Penetrating middle ear trauma: A report of 2 cases | Ear, Nose & Throat Journal Skip to content Skip to navigation

Penetrating middle ear trauma: A report of 2 cases

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January 1, 2005
by Michael C. Neuenschwander, MD; Ellen S. Deutsch, MD; Anthony Cornetta, MD; Thomas O. Willcox, MD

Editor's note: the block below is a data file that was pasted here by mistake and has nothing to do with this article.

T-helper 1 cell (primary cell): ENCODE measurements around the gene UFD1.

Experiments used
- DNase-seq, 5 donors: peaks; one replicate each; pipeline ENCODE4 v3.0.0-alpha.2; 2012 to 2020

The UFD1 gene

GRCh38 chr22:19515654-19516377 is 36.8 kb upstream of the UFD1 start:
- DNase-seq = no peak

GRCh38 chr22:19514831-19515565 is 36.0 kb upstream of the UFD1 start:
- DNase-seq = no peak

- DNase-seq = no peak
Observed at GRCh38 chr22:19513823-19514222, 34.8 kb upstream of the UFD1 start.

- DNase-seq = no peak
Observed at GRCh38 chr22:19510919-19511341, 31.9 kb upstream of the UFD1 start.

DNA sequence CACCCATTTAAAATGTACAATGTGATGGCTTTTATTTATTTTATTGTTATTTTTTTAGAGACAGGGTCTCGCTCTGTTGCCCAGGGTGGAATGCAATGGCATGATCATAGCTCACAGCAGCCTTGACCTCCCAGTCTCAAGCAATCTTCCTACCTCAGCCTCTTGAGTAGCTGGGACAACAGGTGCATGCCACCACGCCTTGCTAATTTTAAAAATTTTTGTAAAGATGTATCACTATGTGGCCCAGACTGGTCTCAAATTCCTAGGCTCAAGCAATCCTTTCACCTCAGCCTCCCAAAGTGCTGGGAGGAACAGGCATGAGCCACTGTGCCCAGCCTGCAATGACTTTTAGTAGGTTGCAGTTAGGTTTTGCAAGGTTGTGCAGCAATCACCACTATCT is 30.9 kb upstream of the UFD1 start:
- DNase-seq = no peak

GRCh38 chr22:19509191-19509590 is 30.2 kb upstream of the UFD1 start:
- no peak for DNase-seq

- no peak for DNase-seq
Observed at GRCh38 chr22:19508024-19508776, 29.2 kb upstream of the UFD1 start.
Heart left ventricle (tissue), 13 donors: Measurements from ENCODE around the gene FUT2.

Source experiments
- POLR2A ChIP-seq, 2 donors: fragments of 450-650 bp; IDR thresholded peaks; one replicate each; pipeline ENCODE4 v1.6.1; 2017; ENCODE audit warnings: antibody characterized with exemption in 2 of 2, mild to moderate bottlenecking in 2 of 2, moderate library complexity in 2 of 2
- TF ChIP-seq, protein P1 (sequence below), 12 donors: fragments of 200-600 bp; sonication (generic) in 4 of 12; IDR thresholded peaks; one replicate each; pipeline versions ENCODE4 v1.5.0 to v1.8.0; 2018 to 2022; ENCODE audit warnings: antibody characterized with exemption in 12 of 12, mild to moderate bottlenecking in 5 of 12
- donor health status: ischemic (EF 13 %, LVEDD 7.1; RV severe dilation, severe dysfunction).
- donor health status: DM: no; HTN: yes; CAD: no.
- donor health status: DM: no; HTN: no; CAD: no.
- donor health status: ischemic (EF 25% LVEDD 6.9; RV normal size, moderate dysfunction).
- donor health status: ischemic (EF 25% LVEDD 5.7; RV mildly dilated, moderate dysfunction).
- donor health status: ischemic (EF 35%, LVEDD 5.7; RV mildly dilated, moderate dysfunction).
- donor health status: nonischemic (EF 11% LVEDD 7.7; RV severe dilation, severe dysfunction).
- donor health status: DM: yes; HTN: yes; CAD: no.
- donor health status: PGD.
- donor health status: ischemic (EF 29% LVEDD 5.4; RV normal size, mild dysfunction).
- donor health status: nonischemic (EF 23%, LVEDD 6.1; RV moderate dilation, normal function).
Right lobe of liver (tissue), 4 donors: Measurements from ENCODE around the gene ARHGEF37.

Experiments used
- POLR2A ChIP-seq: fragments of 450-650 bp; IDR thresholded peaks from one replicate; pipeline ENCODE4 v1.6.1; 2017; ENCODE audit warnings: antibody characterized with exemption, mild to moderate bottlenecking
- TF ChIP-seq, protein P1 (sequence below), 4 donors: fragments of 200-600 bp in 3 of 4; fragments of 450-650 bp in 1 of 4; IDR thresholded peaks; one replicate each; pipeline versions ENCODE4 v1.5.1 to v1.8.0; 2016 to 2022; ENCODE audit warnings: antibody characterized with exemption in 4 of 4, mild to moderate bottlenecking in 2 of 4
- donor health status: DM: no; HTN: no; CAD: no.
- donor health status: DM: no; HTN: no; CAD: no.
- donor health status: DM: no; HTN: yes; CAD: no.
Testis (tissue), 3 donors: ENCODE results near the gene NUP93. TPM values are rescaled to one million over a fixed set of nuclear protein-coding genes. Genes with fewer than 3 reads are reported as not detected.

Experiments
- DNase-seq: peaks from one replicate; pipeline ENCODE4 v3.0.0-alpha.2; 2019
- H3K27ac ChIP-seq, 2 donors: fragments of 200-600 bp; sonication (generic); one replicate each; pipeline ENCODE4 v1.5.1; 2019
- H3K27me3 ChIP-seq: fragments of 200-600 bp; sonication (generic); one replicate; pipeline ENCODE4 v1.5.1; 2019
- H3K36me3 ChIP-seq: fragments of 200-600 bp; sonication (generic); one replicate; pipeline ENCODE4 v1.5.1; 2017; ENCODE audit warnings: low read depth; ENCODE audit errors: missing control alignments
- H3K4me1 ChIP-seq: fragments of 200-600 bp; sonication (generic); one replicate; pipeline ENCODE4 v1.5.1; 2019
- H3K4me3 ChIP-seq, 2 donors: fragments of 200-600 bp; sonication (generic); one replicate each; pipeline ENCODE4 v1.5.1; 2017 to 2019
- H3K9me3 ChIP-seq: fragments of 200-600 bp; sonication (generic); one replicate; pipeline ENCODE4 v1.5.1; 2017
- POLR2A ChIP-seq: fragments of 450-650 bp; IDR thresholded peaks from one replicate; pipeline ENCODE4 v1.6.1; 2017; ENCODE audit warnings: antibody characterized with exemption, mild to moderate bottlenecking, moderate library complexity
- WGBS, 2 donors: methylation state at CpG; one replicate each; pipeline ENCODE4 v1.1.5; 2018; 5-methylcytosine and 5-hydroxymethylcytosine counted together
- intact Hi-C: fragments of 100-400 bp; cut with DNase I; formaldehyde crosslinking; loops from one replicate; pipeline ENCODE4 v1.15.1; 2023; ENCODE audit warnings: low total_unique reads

Penetrating middle ear injury can result in hearing loss, vertigo, and facial nerve injury. We describe the cases of 2 children with penetrating trauma to the right ear that resulted in ossicular chain disruption; one injury was caused by cotton-tipped swabs and the other by a wooden matchstick. Symptoms in both children included hearing loss and otalgia; in addition, one child experienced ataxia and the other vertigo. Physical examination in both cases revealed a perforation in the posterosuperior quadrant of the tympanic membrane and visible ossicles. Audiometry identified a moderate conductive hearing loss in one child and a mild sensorineural hearing loss in the other. Both children underwent middle ear exploration and reduction of a subluxed stapes. We discuss the diagnosis, causes, and management of penetrating middle ear trauma. To reduce the morbidity associated with these traumas, otologic surgeons should act promptly and be versatile in choosing methods of repairing ossicular chain injuries.

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